In February 2005, Commission President José Manuel Barroso put forward a project intended to smooth the interaction between public research organisations and industry. He proposed to create a new institution, The European Institute of Technology (EIT). The EIT would be a flagship for excellence in innovation, enabling Europe to compete with the most prestigious institutes of technology. It would give access to world-class research facilities and host top scientists. “Such a body” Barroso stated, “would act as a pole of attraction for the very best minds, ideas and wcompanies from around the world.” He envisioned that it might eventually match MIT as a platform for research partnerships between academe, industry and government. The operation would be funded from public and private sources. The project was to be launched within a year and would cost €2.4bn. The Commission pledged €308 million from its own budget, hoping to persuade the private sector to put up the remainder.

A consultation on the EIT’s mission, objectives, added value and possible structure took place in autumn 2005. Industry was kept informed, but not consulted. The proposal immediately ran into trouble and gave rise to endless debate. The League of European Research Universities took the position that the EIT was useless, unimaginative and of doubtful sustainability. The European Research Advisory Board gave notice that plans to create a US-style high-tech institute were too ambitious and warned the Commission that a “world-class research institute cannot be created top down.” Even those who were in favour had very different views on how the eventual EIT should look. In the face of such criticism, Barroso decided to change tack. Instead of one large campus, he proposed a virtual model of six Knowledge and Innovation Communities (KICs) to be established across Europe. These innovation hubs would be joint ventures organised around strategic objectives.

The EIT gave rise to endless debate. For months, EU education ministers and MEPs kept struggling behind the scenes to settle fundamentals about funding, powers, governance and legal status. The European Parliament saw EIT as a source of overlap with the activities of the newly created European Research Council and decided to withhold its backing until the Commission announced where its money would come from. Despite the lack of support, Barroso kept pushing his plan forward. In October 2006, the Heads of State and Government, meeting in Lahti, Finland, adopted the proposal on establishing the European Institute of Technology.

The EIT will consist of two levels: an administrative council responsible for the strategic priorities and several “knowledge and innovation communities” (KICs). The communities will be overseen by a permanent governing board made up of high-profile business and scientific personnel, plus a limited support staff. Each KIC will have at least three partner organisations, based in two or more Member States. At least one of these partners must be a university and at least one a private company.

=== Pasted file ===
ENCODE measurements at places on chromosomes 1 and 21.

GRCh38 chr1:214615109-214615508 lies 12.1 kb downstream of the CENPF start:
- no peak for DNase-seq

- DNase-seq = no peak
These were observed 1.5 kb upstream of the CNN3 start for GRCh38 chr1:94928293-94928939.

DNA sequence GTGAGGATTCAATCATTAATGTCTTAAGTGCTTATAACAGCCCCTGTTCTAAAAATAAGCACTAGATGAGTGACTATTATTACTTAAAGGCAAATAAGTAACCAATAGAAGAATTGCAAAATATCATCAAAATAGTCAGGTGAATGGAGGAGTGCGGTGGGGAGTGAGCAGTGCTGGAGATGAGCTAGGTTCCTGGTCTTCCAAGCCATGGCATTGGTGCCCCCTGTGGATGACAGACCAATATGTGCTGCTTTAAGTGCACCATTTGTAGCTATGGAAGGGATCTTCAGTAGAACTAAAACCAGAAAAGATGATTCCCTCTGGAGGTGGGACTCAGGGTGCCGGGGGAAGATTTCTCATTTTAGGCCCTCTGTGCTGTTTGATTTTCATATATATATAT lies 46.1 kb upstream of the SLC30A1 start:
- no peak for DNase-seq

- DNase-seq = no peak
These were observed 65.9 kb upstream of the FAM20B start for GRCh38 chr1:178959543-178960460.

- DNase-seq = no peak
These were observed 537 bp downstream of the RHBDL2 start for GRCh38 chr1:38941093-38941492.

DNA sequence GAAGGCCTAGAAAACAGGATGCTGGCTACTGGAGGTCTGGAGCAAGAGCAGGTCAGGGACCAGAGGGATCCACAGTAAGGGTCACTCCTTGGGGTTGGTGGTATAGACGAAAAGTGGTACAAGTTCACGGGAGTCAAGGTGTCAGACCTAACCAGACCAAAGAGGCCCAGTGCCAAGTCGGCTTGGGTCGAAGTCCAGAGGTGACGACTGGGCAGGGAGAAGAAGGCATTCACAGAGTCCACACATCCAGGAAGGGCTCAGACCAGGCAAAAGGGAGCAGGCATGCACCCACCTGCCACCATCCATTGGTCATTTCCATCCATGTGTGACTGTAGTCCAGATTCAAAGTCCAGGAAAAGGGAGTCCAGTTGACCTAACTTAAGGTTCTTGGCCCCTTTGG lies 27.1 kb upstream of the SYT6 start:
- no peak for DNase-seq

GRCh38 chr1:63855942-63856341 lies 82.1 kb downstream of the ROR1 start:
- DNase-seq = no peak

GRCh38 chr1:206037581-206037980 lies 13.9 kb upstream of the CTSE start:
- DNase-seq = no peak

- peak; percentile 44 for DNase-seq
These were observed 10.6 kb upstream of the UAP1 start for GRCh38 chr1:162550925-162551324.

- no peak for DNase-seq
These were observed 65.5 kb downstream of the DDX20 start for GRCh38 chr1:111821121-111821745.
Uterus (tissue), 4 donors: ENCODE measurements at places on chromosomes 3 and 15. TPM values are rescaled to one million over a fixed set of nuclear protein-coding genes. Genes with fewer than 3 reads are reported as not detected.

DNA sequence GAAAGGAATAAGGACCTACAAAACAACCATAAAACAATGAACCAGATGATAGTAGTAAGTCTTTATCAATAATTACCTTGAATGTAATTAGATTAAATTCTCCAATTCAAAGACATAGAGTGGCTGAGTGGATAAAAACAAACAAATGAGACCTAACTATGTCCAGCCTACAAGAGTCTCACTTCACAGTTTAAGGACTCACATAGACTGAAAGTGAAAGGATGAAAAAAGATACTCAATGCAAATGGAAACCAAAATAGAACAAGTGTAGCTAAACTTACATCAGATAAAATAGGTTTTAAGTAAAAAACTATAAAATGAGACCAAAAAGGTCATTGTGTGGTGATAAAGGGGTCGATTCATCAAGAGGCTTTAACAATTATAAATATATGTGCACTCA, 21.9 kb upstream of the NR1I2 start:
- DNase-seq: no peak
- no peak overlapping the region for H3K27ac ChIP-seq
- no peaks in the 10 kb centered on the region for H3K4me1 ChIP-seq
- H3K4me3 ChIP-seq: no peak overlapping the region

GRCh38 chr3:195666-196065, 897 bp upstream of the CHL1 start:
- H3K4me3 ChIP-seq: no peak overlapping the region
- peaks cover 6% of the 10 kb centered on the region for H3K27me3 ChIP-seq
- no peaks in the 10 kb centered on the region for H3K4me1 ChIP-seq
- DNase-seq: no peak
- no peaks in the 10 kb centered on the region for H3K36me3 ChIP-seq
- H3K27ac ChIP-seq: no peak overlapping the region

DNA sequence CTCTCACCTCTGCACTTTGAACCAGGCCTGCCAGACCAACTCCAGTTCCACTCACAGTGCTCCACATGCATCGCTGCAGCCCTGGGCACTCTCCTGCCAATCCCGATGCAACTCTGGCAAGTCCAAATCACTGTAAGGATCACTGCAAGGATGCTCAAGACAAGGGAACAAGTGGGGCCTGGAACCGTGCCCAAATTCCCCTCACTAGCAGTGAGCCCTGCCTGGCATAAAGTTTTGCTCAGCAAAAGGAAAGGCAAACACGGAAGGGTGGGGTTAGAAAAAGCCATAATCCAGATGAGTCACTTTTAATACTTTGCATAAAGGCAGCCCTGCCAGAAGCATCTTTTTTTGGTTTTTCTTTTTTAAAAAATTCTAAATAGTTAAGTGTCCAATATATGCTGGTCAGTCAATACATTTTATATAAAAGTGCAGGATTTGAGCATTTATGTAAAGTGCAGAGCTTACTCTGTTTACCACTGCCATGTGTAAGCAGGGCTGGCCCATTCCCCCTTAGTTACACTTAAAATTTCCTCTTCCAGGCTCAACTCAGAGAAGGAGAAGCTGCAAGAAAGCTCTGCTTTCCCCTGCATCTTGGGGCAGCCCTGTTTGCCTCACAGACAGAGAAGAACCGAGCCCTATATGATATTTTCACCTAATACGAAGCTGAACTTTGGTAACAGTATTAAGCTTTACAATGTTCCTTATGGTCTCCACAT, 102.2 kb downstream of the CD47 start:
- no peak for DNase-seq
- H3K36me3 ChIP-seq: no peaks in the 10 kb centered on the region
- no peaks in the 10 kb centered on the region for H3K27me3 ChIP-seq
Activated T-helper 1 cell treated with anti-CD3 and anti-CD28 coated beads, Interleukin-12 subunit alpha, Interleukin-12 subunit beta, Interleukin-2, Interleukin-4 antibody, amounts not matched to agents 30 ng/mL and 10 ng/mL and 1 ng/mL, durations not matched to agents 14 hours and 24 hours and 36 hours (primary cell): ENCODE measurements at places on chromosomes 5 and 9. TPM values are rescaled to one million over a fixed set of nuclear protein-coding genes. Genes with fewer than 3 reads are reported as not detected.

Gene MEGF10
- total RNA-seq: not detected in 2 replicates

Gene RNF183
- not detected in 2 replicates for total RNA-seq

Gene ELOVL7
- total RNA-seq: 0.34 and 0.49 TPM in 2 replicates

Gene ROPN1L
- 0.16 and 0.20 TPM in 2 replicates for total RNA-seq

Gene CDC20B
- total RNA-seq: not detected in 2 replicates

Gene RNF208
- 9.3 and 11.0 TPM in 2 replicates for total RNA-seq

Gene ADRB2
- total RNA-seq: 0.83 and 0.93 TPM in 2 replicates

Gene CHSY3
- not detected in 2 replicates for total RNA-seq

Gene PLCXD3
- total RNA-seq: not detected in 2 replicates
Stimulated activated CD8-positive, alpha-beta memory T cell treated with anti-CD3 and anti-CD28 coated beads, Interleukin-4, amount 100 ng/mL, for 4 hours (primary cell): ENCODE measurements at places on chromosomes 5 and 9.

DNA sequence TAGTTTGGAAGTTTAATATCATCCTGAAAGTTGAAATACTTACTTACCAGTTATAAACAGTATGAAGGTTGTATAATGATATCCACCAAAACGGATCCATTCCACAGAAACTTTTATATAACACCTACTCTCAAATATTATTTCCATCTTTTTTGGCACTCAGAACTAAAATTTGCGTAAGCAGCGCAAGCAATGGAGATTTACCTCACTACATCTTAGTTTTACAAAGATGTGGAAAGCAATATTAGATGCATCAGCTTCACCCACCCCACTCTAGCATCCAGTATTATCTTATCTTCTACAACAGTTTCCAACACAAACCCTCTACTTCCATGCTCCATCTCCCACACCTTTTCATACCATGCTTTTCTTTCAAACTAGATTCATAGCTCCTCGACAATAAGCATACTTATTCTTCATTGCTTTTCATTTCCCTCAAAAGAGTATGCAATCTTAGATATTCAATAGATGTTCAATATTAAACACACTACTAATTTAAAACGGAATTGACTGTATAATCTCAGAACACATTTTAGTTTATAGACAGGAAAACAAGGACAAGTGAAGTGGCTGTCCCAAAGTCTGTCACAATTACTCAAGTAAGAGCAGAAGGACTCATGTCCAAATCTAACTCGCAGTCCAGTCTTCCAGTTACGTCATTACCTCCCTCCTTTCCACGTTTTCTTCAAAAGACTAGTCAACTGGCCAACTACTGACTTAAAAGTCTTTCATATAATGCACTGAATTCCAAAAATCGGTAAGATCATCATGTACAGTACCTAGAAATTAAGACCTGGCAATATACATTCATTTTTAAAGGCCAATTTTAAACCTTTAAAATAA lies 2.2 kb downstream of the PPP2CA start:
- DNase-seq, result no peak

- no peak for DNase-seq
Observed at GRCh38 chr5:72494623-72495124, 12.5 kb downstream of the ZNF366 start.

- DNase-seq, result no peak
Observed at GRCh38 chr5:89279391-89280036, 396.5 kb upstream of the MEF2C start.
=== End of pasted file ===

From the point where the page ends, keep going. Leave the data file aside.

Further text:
When it came to decide which country would host the headquaters, a fierce argument erupted between several governments. In June 2008, EU ministers agreed that the seat of the EIT would be located in Budapest because the city did not yet have a European institution.

The governing board has until the end of 2009 to identify, select and launch the first innovation hubs. The project faces unresolved financing problems. The projected budget for 2008-2013 is 2.36 billion, but there is no provision for this in the budget of the Commission. The EU will contribute 308 million. Business has shown no incentive to participate and has not pledged any of the private sector investment on which the project depends. Europe has no tradition of private donations to public research institutions. If all goes well, operations are expected to start within two years. Once the EIT is established, the first projects will cover climate change, renewable energy and next-generation information and communication technologies. The first KICs could see the light of day by 2010. By then, Europe should be “the most competitive and dynamic knowledge-based economic area in the world.”

European Technology PolicyThe EIT is the latest in a series of mega-projects intended to give Europe a prominent place in the global IT industry. In the early 1950s, American mainframe computers made their appearance in Europe and immediately took control of the market. Within two decades, about 20,000 machines were installed. This raised the spectre of a technology gap and economic backwardness not only in Europe’s nascent computer industry; it would also affect the telecommunications, automotive and service industries. Each government protected its computer industry with preferential contracts, tariff walls and substantial subsidies. When the “buy national” policy proved ineffective, a consensus developed that European countries should pool their scientific capabilities.